IT asset management (ITAM) is the capability, or set of processes, that can really help your organization to get a better handle on what IT assets have been installed in, or are used by, your business. Done well it can save you money, decrease request fulfillment times, drive efficiency, and mitigate risk. It can also be the difference between meeting your legal and regulatory requirements and audit failures, fines, and all manner of bad stuff that non-compliance brings with it.
However, sometimes getting a handle on the possibilities, and needs, of ITAM can seem daunting. So, here are five quick tips for getting started – it’s time to get your ITAM on.
1. Figure Out Your Risk
IT hardware and software, and now cloud services, are used across your organization – so the scope for risk is across your entire business. But who is managing that risk and your organization’s exposure? You might find that it’s a finance or procurement responsibility right now (as they often order and pay for assets respectively) or you might find that the only thing known is the result of a previous IT software vendor audit and the financial consequences.
When getting a handle on risk, here are some specific things to think about that starts to look at both the state of past issues and those that might be building up for the future:
- Documentation and results from previous audits – be warned, depending on the size of your organization, you might need to ask a number of people for the results from previous audits. Were there any findings or observations? Is your organization still at risk?
- Fines or extra reconciliation activity from software vendors – and not only this, has the appropriate remedial activity been carried out? You might find this a better place to start your hunt for documentation. Plus, is your organization still at risk?
- Receipts and other documentation from the finance and procurement departments – this will help you to get a handle on ITAM spending over time. Is the purchased and licensed software in the same ballpark as known, or likely, installations or is your organization likely to be at risk?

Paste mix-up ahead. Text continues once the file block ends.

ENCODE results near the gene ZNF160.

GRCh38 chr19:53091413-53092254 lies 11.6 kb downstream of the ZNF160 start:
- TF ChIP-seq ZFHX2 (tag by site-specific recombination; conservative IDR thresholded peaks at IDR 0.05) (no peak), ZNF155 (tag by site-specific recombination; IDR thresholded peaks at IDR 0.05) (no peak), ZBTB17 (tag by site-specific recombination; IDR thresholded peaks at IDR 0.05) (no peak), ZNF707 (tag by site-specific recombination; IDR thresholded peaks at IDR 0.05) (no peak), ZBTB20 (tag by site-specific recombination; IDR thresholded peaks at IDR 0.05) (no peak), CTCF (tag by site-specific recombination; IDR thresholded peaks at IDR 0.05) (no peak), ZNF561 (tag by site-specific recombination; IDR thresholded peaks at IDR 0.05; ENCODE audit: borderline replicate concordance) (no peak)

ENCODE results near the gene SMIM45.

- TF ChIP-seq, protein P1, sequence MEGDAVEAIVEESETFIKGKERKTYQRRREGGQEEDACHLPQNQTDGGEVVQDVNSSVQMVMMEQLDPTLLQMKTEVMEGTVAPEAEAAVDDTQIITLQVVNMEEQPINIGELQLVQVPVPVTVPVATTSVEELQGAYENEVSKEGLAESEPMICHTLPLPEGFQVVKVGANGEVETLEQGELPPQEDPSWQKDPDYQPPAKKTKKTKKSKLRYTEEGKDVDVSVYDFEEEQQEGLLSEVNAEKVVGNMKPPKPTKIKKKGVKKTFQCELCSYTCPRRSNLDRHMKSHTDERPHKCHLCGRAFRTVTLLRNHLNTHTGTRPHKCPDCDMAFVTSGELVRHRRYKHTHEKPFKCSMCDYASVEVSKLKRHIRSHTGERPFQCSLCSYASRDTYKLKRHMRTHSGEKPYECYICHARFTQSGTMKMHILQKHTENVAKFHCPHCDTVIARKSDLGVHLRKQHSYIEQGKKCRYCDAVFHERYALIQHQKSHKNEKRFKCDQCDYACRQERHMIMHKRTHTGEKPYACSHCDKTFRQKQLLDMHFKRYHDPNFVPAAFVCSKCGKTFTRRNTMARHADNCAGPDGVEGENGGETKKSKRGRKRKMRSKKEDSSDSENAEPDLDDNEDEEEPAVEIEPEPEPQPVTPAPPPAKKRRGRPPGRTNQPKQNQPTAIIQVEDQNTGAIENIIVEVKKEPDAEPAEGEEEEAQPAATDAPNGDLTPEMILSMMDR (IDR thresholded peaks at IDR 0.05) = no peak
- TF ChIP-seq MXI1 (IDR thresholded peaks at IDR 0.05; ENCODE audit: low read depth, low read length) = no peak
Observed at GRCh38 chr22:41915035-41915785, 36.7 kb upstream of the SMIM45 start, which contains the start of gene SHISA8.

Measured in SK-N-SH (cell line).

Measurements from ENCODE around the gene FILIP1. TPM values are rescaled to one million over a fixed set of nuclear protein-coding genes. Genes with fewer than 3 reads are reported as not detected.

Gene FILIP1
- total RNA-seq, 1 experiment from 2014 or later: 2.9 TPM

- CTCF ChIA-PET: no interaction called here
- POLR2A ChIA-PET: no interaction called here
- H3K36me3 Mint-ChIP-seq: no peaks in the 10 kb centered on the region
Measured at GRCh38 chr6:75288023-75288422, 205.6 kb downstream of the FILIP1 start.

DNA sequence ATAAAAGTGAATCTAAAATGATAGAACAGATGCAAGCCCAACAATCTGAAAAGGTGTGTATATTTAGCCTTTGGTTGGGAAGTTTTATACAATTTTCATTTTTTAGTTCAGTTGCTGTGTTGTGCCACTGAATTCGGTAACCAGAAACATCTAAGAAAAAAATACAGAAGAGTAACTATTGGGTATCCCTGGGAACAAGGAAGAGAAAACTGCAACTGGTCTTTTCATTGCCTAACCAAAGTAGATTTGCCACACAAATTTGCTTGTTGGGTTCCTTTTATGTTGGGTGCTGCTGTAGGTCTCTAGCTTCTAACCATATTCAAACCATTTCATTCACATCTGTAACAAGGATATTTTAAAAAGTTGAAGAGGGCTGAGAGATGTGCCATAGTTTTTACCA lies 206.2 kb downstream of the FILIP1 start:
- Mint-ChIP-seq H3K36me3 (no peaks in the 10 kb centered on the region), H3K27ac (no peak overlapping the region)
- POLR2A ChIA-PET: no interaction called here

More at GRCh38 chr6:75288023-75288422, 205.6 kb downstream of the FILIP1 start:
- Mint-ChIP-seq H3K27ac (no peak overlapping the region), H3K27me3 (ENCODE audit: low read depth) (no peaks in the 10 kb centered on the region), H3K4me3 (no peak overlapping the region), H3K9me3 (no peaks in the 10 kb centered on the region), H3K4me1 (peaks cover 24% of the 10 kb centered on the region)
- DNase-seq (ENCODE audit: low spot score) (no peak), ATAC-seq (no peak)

- Hardware disposal practices – is your hardware being disposed of through the correct channels? Has the hard drive been wiped to prevent sensitive data from being shared and to allow software to be reused? Can any of the hardware components be recycled or donated to charity?
- Incidents related to licensing – how much time is wasted due to either being under-licensed or not having the appropriate tools in place to grant licenses quickly when needed? Plus, service requests related to new software and hardware to help you understand business need.
- Concerns about being under-licensed for mission-critical software – again, is your organization likely to be at risk?
- Are project costs increasing due to ITAM costs – for instance, is there potentially a process breakdown such that large volumes of hardware and software are introduced without appropriate controls and checks and balances?
Questioning these areas will not only help you to understand the levels of ITAM-related risk but also start to define the existing levels of asset-related documentation and control.
2. Lock Down Your ITAM Scope
If you start with your biggest area of exposure, or your costliest pieces of software then you’ll be able to make a visible impact and quickly.
Hence, when considering your ITAM starting point, take a look at:
- The top 10 software vendors by spend
- The top 10 hardware vendors by spend
- The most strategically important software to your business – anything that’s mission-critical or something that your business couldn’t function without